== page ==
Intel INTC Chart Art Arc Resistance August 5

Aug 5, 2009: 12:24 PM CST

I’ve been slipping in some of my behind the scenes “Chart Art” posts that have been received well so I thought I would share another simple Arc and Andrews Pitchfork “advanced technique” analysis on Intel (INTC) which appears to have come into a possible inflection point.  Let’s take a look.


(Click for full-size image)

Without divulging too much of the logic behind this chart, I’ve drawn Fibonacci arcs (standard TradeStation tool which is available on most platforms) off the first swing up off the November lows to the December highs.  I’m using a Fibonacci 2.618 ratio as well as Pi (3.1416) for the arcs (using “pi” is no different than using ‘mystical’ Fibonacci ratios, particularly when dealing with arcs/circles).

I’ve also drawn a standard Andrew’s Pitchfork Tool off the same vector which is drawn to the February lows.

The 3.14 arc worked well in the past (notice how price ‘rode’ this arc through most of 2008 – odds are it should ‘work’ in the future… though there are never guarantees with any method).  Looking back to verify arcs prevents you from drawing random arcs on price charts – the same logic works with advanced Fibonacci grids.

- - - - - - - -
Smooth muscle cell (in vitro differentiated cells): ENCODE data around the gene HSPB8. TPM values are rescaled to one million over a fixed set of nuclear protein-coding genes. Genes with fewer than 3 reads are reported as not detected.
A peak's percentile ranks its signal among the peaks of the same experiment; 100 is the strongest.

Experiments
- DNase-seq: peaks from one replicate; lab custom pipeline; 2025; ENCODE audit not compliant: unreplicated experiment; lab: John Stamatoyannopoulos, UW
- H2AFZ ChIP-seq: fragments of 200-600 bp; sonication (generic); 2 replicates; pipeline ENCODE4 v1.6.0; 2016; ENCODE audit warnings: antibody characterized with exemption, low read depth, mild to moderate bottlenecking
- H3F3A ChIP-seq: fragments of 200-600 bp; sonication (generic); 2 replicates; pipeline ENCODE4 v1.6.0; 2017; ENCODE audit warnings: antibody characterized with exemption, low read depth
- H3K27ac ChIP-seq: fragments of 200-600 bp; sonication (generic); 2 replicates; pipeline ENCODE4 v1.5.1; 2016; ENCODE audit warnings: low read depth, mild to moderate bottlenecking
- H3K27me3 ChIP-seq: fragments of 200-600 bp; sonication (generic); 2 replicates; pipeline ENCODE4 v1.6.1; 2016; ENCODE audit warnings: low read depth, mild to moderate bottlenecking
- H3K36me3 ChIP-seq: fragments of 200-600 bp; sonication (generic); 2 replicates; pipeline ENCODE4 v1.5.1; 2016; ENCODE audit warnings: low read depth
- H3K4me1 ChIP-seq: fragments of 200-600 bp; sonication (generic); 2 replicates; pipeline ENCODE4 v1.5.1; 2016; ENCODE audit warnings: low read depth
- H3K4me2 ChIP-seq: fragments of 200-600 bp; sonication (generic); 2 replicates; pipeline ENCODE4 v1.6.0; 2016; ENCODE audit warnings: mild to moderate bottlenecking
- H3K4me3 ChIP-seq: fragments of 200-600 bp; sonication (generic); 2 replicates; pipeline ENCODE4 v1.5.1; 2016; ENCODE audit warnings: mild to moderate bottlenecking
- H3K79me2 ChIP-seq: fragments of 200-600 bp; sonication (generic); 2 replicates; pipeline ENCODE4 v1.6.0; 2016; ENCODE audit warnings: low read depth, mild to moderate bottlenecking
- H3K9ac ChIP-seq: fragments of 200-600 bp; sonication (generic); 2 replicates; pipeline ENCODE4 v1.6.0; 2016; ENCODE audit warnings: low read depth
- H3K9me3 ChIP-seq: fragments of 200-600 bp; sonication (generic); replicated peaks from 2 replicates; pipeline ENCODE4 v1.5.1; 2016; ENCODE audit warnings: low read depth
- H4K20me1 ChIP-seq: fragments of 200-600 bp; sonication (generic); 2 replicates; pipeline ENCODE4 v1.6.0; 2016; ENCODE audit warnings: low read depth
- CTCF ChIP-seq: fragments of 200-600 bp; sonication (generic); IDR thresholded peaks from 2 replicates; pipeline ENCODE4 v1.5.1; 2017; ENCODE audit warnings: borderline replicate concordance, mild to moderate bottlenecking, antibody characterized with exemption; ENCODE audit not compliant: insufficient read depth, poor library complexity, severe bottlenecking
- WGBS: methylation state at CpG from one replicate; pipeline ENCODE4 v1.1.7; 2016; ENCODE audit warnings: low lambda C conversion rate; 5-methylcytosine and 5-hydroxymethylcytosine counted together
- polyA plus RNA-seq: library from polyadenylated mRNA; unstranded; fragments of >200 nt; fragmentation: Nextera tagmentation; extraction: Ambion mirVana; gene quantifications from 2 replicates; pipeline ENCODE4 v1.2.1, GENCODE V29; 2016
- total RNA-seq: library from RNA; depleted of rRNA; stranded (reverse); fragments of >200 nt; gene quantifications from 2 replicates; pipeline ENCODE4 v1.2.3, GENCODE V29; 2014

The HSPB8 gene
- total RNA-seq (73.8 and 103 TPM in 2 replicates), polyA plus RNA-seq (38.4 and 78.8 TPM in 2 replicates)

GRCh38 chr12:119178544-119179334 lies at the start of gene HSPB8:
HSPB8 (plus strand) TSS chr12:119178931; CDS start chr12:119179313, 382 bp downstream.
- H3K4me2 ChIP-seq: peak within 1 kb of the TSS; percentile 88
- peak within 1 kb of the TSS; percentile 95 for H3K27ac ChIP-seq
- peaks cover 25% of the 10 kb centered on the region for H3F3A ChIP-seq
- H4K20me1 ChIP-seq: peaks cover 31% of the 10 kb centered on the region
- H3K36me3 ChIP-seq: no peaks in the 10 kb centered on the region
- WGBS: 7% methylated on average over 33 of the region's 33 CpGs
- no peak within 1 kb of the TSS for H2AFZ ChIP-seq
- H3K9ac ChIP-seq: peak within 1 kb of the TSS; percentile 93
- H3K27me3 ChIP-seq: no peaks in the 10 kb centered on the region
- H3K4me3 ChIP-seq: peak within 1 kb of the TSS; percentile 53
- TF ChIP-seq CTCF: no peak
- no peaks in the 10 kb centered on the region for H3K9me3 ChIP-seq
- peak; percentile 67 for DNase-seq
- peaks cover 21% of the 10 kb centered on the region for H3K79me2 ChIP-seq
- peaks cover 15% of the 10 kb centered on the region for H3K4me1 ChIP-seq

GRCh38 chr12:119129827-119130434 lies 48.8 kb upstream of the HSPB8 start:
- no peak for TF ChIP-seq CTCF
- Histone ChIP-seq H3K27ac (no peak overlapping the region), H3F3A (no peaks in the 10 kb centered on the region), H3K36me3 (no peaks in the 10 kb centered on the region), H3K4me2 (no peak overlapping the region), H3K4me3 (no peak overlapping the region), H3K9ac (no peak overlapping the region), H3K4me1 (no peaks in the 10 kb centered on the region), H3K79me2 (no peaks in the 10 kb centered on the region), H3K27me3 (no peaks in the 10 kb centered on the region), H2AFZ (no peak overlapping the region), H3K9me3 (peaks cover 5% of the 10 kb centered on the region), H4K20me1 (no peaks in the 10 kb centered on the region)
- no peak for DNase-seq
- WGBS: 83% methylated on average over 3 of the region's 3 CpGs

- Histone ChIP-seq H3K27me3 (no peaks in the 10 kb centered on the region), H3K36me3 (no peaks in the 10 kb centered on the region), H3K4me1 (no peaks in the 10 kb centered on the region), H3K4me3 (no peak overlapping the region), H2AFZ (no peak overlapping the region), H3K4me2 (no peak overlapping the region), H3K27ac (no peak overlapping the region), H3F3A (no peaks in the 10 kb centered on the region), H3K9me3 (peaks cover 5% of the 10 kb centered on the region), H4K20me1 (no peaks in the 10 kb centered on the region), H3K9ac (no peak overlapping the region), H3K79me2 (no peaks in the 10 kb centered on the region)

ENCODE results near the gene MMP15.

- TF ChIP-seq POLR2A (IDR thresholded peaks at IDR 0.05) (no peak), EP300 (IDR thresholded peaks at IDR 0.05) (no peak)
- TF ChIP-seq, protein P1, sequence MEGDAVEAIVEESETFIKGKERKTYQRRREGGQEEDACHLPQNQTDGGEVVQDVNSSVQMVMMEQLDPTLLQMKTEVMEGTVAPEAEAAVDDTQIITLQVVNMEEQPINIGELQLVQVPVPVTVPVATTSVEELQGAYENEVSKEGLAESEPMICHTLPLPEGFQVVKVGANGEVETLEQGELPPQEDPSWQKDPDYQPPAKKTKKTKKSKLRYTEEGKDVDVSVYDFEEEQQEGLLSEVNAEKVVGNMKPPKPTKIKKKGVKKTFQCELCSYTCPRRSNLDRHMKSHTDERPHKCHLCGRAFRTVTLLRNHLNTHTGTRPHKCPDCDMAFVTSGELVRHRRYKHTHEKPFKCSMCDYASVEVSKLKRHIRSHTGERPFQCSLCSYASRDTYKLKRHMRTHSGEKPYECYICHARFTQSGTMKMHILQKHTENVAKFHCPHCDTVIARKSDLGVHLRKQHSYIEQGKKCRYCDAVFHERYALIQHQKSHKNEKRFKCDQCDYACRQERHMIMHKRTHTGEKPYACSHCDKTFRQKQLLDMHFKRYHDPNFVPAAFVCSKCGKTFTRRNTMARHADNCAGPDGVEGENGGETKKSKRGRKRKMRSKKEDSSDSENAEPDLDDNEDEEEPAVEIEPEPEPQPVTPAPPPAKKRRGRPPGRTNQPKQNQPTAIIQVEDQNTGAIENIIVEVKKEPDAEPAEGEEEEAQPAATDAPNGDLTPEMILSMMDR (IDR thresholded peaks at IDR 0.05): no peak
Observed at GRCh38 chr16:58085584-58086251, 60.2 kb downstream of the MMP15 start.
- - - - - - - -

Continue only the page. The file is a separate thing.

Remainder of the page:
The point of this chart is to show that price rallied up into the 3.14 ratio arc as well as the middle line (50%) of the Andrews Pitchfork tool, and more importantly, a reversal (long upper wick) candle has formed at this confluence level, signaling that it might be an important inflection point to which we should pay attention.

The Andrews Pitchfork took has been confirmed in April and mid-2009 to contain price, which also gives it relative importance (instead of just drawing a random pitchfork).

Main idea – let’s watch to see if the $20.00 high holds as resistance and the downswing that appears to have formed off this level continues – if so, that would be negative for the stock market.

Remember, there’s no magic in the stock market – this is just one of the advanced methods to uncover potentially hidden resistance areas other traders aren’t seeing.

Corey Rosenbloom, CMT
Follow Corey on Twitter:  http://twitter.com/afraidtotrade

14 Comments

14 Responses to “Intel INTC Chart Art Arc Resistance August 5”

  1. axp1277 Says:

    Hi Corey, very interesting post. The July High also magically corresponds to the 50% fibonacci retracement line from the 2 year high of approximately 28 dollars.

  2. Corey Rosenbloom, CMT Says:

    That's right! I missed that.

    It also retraces into the 61.8% retracement of the 2008 highs to the 2009 lows which is about where I drew the small black line just beneath $20. So $20 has potentially powerful resistance at $20 – which is also simple 'round number' resistance.

    Going to follow this to see the outcome.

  3. Intel INTC Fibonacci Confluence | Afraid to Trade.com Blog Says:

    […] August 5 Aug 5, 2009: 5:44 PM CST // A reader brought to my attention from my last “Chart Art Arc” post on Intel (INTC) that price also reflects a large-scale 50% Fibonacci Retracement.  He’s right, but I also […]